December 11, 2017
Canada’s wars at home and abroad
By Chris Grawey
As Remembrance Day approaches many ordinary people will express their emotions for those who have lost their lives in war and for those who still struggle from the horrors of war. We are supposed to contemplate why those wars occurred and what lessons we can learn to prevent further bloodshed.
Many politicians and pundits use Remembrance Day as an exercise in mythmaking, as a way to evoke a Canadian national identity. This both distorts the past and prevents a collective contemplation about the horrors of war.
While our politicians remember the fallen soldiers at various ceremonies, they are, at the same time, inching Canada closer to war on multiple fronts, including in Eastern Europe and in South East Asia. At home, working people have largely been on the defensive in the class war against these same elites for the past four decades.
World War One overseas and class war at home
One of Canada’s great national myths is that WWI was fought to defend freedom and democracy. The reality of the conflict was one where deeply anti-democratic European empires fought over the right to expand empires and plunder the world’s riches.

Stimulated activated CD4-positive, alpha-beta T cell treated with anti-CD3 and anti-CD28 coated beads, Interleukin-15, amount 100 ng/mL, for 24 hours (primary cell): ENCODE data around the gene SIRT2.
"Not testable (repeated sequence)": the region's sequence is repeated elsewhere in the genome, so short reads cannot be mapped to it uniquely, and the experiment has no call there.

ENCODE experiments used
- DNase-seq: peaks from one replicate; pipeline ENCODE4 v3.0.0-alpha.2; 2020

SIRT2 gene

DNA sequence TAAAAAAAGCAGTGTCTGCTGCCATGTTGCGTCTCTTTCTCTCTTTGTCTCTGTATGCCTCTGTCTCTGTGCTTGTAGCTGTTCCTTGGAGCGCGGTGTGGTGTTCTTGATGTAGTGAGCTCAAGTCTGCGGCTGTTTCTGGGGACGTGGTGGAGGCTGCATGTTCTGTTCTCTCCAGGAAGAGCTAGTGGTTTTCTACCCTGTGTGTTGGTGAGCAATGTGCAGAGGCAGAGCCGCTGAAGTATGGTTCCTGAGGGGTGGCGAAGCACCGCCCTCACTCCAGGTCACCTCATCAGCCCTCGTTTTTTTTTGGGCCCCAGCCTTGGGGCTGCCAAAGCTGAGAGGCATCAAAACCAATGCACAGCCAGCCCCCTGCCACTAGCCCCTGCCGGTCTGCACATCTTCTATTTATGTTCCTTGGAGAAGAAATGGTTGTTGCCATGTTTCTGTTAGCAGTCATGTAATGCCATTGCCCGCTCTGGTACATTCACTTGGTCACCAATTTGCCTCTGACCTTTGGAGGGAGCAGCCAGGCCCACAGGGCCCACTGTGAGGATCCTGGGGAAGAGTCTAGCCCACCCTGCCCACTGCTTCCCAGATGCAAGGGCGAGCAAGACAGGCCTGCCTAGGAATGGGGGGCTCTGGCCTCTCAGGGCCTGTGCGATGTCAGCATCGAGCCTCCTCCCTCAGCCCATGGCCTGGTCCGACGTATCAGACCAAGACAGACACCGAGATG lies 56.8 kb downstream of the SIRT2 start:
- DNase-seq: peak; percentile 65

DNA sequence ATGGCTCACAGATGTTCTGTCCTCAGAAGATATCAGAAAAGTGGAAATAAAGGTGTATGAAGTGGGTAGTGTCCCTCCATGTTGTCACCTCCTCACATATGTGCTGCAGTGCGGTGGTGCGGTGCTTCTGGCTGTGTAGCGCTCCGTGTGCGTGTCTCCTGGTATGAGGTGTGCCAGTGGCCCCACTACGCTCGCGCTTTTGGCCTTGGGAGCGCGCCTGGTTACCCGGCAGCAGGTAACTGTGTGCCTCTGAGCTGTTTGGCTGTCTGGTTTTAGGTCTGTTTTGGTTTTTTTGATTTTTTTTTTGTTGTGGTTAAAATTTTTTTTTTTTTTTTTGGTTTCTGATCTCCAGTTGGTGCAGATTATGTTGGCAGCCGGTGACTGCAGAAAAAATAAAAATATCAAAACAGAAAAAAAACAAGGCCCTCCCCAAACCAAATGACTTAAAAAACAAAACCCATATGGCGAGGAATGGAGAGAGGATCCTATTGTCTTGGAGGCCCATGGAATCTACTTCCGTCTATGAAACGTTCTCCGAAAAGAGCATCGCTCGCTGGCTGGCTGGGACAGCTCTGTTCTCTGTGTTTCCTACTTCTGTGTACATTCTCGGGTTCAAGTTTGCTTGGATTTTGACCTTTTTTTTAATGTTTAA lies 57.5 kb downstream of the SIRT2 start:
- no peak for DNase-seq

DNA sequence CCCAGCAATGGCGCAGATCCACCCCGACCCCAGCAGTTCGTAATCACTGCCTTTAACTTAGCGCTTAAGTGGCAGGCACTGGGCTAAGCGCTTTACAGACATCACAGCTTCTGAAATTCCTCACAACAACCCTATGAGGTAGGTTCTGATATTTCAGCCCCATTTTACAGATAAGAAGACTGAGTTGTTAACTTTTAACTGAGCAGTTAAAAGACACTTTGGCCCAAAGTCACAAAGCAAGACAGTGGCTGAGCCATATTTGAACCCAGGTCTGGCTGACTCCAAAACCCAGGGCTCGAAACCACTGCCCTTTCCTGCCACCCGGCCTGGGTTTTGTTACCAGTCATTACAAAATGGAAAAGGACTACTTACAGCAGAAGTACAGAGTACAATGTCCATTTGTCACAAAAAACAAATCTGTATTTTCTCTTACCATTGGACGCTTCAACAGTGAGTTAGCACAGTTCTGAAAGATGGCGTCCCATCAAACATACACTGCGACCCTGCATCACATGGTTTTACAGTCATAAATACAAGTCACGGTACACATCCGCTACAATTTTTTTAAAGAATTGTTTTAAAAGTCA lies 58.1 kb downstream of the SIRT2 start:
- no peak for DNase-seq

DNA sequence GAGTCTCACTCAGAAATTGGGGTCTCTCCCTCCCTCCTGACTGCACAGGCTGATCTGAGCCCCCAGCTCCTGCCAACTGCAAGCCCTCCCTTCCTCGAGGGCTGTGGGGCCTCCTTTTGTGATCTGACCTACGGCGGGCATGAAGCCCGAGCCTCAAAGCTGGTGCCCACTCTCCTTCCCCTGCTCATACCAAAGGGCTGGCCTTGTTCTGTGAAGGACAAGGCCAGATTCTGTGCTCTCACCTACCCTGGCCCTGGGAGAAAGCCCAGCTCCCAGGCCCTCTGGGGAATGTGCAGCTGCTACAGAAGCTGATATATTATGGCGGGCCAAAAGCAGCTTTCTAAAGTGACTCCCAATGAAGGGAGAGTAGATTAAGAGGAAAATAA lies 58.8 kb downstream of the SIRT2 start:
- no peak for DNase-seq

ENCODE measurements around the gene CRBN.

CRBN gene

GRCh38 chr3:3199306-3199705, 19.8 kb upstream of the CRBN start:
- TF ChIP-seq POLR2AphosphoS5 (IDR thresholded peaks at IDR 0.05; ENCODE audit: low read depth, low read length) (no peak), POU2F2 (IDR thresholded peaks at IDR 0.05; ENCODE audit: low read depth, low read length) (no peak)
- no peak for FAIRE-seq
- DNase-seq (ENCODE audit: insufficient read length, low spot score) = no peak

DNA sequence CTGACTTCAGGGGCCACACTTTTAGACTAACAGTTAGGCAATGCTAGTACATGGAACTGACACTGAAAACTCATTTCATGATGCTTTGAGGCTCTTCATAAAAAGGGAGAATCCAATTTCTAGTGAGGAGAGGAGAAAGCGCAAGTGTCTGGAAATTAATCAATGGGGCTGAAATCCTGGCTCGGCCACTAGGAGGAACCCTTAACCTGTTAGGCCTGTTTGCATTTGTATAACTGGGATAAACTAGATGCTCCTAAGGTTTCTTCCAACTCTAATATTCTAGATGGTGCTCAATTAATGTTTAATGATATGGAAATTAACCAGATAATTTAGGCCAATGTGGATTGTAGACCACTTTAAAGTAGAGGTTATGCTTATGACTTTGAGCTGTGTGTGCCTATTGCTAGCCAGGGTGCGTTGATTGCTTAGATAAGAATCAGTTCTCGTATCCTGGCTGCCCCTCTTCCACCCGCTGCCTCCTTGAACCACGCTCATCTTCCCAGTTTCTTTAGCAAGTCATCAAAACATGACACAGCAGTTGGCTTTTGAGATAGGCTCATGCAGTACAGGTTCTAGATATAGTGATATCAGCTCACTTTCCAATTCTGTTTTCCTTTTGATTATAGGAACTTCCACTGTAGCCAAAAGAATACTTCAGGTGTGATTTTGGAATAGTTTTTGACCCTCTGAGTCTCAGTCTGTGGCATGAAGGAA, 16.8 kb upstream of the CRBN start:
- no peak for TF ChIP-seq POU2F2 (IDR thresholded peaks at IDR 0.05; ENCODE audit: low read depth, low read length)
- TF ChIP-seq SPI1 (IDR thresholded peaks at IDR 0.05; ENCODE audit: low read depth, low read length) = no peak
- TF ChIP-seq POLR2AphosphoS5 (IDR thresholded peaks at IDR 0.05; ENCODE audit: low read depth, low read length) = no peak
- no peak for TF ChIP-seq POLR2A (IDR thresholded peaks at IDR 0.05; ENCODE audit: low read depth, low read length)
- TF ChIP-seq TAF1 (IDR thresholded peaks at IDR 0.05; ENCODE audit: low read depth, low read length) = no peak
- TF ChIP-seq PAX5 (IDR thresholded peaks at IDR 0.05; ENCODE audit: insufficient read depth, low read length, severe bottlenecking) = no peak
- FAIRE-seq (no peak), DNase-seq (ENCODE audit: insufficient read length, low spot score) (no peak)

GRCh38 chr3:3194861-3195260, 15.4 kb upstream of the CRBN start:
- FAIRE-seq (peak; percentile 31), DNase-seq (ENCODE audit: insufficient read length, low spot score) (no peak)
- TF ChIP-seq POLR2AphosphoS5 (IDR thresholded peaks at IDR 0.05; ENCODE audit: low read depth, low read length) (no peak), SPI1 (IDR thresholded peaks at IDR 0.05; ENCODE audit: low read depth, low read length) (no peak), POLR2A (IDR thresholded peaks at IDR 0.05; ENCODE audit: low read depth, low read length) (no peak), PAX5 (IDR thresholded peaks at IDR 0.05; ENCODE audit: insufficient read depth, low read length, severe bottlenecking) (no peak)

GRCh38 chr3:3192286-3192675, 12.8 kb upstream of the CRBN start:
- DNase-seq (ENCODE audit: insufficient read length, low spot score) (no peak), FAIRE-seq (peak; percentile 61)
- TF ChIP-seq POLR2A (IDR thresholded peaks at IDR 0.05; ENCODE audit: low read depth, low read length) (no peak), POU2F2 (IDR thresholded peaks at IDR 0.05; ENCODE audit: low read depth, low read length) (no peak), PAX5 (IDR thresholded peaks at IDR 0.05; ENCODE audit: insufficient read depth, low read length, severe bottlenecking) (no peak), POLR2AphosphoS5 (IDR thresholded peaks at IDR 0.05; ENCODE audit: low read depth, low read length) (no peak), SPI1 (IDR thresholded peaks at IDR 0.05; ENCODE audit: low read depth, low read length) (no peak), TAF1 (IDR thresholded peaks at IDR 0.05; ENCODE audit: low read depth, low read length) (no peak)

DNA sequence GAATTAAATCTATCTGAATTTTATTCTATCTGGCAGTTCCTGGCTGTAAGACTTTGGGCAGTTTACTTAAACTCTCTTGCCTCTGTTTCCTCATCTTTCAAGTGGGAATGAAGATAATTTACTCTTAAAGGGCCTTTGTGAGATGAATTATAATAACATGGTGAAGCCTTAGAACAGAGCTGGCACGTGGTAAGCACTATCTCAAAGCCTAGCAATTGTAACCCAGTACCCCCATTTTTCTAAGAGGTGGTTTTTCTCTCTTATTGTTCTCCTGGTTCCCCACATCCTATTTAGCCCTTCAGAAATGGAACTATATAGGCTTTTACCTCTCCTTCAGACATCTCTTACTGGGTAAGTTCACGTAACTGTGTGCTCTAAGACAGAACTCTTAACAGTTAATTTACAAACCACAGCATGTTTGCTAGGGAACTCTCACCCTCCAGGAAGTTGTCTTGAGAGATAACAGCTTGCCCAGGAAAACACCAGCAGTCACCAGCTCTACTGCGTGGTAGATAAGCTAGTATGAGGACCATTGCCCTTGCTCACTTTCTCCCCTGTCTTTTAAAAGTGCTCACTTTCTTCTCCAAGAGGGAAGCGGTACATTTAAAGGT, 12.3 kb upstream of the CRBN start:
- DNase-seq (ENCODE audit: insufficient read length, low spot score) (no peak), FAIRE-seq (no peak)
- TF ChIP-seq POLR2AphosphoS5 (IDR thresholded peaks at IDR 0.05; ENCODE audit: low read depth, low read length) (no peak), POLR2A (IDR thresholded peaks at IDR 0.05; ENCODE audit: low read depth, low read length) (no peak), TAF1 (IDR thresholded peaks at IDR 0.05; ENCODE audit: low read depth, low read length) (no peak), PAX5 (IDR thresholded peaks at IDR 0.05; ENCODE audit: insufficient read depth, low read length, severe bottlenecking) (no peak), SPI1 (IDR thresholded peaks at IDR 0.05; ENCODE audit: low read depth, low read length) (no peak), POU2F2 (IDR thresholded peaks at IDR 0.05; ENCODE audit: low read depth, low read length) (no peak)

Political and economic elites used vicious propaganda to portray the opposing side in the war as undemocratic and barbaric. Back home many of these same elites remained deeply hostile to working class aspirations for democratic and workplace rights.
At the time of the war the majority of Canadian did not have the right to vote, in fact the franchise actually contracted when the right to vote was taken away from conscientious objectors and those who came to Canada from “enemy nations” since 1902. Immigrants from countries such as Germany, Italy, Hungary and the Ukraine, about 8,000 in total, were arrested and shipped to internment camps without due process, while 100,000 others were classified as “enemy aliens.”
Anti-conscription demonstrations took place in Quebec in 1918, with tens of thousands of participants. Buildings were destroyed, skirmishes ensued with the military, and a handful of people died. A large Anglo-Canadian force remained in Quebec for the rest of the war.
Businessmen, often in partnership with the state, aggressively broke strikes and intimidated workers when they demanded improved wages and union recognition. Many returning soldiers were involved on both sides of the growing number of labour disputes.
Our rights and freedoms were not gained and protected on the battlefields in Europe, but achieved via the class war that was roiling in workplaces and communities on the home front.
The Great War did not help establish a “united Canada,” as our history books suggest. More than anything else, this period symbolized a time of heightened class divisions between working people and elites and divisions between English and French speaking Canada.
Canadian imperialism and the American Empire
Myths portraying Canada as a peacekeeping nation and a nation that promotes human rights have long been manufactured by politicians, by the media, and by leading intellectuals.